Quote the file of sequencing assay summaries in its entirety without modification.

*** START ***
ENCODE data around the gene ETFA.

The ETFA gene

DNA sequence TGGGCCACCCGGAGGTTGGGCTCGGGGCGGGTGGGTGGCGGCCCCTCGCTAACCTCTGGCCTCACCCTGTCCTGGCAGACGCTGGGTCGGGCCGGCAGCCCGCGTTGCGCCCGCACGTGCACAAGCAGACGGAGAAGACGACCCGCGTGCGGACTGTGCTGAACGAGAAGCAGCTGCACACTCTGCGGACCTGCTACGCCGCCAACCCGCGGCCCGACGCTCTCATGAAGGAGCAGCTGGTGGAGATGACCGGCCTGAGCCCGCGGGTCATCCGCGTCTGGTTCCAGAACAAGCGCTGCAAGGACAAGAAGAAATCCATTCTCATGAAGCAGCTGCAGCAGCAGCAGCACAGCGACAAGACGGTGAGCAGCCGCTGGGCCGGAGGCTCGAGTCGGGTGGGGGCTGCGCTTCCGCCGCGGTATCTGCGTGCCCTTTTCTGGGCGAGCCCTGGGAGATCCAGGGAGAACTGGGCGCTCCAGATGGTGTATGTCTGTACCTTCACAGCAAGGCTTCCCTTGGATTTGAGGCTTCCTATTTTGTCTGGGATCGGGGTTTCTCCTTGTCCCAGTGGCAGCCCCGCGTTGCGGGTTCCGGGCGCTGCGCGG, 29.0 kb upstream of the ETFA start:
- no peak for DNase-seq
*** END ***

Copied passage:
ENCODE data around the gene ETFA.

The ETFA gene

DNA sequence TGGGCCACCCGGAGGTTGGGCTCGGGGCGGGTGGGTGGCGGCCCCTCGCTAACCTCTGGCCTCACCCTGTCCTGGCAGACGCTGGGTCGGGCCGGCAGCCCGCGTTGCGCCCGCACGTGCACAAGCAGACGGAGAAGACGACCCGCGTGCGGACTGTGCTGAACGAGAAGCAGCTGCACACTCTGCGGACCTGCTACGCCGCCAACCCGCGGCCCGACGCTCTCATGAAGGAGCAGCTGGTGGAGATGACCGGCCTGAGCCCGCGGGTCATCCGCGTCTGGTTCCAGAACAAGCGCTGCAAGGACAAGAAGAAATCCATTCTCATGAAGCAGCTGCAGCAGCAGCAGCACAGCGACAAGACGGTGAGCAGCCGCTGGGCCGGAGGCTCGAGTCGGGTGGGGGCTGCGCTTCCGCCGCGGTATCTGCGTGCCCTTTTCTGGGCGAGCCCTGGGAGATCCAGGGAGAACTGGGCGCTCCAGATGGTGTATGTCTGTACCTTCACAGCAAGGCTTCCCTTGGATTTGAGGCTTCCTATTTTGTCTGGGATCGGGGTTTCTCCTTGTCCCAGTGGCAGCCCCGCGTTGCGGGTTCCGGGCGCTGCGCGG, 29.0 kb upstream of the ETFA start:
- no peak for DNase-seq